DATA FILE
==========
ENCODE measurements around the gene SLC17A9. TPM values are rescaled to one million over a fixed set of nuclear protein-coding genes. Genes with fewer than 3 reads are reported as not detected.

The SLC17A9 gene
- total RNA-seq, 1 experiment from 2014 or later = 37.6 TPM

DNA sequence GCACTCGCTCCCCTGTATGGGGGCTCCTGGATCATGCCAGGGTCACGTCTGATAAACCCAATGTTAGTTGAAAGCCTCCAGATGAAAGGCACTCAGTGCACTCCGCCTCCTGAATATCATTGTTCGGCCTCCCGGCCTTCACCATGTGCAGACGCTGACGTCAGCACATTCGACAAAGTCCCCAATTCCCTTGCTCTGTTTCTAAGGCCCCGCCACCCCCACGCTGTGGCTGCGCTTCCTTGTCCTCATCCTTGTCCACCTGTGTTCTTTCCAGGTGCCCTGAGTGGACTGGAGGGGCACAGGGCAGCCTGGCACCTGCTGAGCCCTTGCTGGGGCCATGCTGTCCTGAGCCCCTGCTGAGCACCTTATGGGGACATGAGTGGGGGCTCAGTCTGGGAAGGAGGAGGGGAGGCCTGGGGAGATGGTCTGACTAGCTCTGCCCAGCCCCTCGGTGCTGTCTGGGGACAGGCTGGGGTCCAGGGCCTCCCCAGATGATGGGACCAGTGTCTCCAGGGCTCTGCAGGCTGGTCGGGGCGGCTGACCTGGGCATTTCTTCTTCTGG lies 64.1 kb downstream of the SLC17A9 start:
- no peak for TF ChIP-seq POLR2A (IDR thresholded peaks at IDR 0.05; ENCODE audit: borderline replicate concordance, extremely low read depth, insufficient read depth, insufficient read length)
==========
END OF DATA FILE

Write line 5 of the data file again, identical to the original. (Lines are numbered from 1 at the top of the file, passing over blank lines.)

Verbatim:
- no peak for TF ChIP-seq POLR2A (IDR thresholded peaks at IDR 0.05; ENCODE audit: borderline replicate concordance, extremely low read depth, insufficient read depth, insufficient read length)